When you buy an ebook from Amazon, it's yours, right? Technically speaking, Amazon is merely licensing the book to you. And the company can, seemingly on a whim, close your account and delete all your books.
This isn't likely to happen, but it gives me pause. Indeed, it makes me want to back up the books I bought and paid for, just in case. What's more, if I ever decide I want to read those books using, say, another reader (be it an app or device), I'd like the option of converting them to another format.
Both options require the removal of Amazon's DRM -- the digital lock the company puts on its books to prevent unauthorized sharing.
I have no intention of sharing. I simply want to exercise my fair-use rights. Luckily, it's possible to remove Amazon's DRM (at your own risk, of course) using free book manager Calibre and a couple plug-ins.
I'm going to give you the broad strokes of this process. If you're not especially tech-savvy or want a more detailed guide, get Googling.
1. If you haven't already, download and install the Kindle program for your PC. Sign into your account and download any or all of your books.
2. Download, install, and run Calibre.
3. Download these Calibre plug-ins. Unzip the folder and pay attention to where you extracted the files (so you can find them later).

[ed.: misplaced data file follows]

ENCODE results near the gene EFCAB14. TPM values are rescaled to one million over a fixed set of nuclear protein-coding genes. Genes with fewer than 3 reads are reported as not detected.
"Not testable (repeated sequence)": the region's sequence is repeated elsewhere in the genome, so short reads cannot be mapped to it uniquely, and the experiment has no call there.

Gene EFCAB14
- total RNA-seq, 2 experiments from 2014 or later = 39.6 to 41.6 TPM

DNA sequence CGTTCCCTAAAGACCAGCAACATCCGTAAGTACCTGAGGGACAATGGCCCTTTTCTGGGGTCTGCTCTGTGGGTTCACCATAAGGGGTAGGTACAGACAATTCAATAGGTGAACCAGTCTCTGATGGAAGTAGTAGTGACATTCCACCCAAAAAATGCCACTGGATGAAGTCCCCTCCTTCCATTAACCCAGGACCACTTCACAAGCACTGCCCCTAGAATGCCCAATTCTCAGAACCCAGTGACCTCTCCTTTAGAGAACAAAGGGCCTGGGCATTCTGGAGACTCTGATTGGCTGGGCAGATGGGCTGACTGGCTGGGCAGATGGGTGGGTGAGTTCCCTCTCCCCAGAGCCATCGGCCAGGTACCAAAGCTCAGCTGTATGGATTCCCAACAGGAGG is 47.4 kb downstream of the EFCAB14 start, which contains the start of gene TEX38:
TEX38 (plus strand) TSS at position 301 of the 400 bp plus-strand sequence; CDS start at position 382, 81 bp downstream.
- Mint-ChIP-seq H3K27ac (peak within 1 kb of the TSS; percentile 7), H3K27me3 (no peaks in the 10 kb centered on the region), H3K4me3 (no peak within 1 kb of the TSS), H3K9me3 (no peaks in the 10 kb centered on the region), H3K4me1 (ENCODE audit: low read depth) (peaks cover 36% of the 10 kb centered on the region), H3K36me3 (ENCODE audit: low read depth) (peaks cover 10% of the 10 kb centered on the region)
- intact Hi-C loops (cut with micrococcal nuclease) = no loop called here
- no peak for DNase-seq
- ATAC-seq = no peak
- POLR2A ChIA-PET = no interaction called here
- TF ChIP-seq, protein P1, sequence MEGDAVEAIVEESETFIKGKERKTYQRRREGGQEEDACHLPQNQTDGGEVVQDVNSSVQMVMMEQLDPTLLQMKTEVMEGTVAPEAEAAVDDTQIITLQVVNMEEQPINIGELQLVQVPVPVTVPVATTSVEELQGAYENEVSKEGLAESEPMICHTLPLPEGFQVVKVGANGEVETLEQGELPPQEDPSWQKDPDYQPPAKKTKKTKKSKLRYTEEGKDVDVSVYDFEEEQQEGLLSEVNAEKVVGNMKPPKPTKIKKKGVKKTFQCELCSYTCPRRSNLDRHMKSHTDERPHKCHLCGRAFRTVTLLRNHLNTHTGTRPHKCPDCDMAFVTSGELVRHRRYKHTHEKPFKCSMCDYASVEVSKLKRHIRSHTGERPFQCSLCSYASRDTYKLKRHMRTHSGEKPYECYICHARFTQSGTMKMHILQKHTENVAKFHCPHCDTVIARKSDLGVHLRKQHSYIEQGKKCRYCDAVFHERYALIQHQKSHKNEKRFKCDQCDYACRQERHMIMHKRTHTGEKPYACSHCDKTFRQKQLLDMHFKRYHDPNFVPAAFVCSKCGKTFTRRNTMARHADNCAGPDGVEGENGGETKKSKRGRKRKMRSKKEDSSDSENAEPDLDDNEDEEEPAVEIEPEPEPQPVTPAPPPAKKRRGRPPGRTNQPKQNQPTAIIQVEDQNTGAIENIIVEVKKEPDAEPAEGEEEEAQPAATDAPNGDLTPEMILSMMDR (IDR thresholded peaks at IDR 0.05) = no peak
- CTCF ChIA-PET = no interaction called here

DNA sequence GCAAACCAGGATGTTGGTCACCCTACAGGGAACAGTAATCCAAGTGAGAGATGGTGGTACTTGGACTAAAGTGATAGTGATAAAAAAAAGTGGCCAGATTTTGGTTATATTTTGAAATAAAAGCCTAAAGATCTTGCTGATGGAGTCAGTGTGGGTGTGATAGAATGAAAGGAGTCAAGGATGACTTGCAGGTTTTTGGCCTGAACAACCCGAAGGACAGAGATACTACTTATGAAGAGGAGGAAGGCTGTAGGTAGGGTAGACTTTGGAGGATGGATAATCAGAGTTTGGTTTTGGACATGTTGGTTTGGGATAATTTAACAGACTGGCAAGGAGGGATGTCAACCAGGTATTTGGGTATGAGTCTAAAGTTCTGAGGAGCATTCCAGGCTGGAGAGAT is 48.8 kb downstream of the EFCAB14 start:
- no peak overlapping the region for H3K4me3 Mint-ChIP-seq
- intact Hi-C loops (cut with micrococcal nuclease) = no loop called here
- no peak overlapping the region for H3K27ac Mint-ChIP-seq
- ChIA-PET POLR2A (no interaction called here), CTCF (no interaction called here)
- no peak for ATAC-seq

4. In Calibre, click Preferences (you may have to widen the window so you can see that button). In the Advanced section, click Plugins.
5. Click Load plugin from file, then navigate to where you unzipped the Calibre plug-ins. Choose K4MobiDeDRM_v04.19_plugin.zip, then click Open.
6. Open Windows Explorer and navigate to your My Kindle Content folder, which should be inside your Documents/My Documents folder.
7. Look for files of the file type "Kindle Content." (Their actual filenames will be random characters.) Now select one or more and drag them to the main Calibre window.
That's it! Your files should now be unlocked. If they're not in a format you like (some may become MOBI files, others AZW3), you can right-click, choose Convert books, Convert individually, then change them over to something like EPUB.
Looking for more Kindle tips? Check out How to browse the Kindle Lending Library on your PC.
Contributing Editor Rick Broida writes about business and consumer technology. Ask for help with your PC hassles at firstname.lastname@example.org, or try the treasure trove of helpful folks in the PCWorld Forums. Sign up to have the Hassle-Free PC newsletter e-mailed to you each week.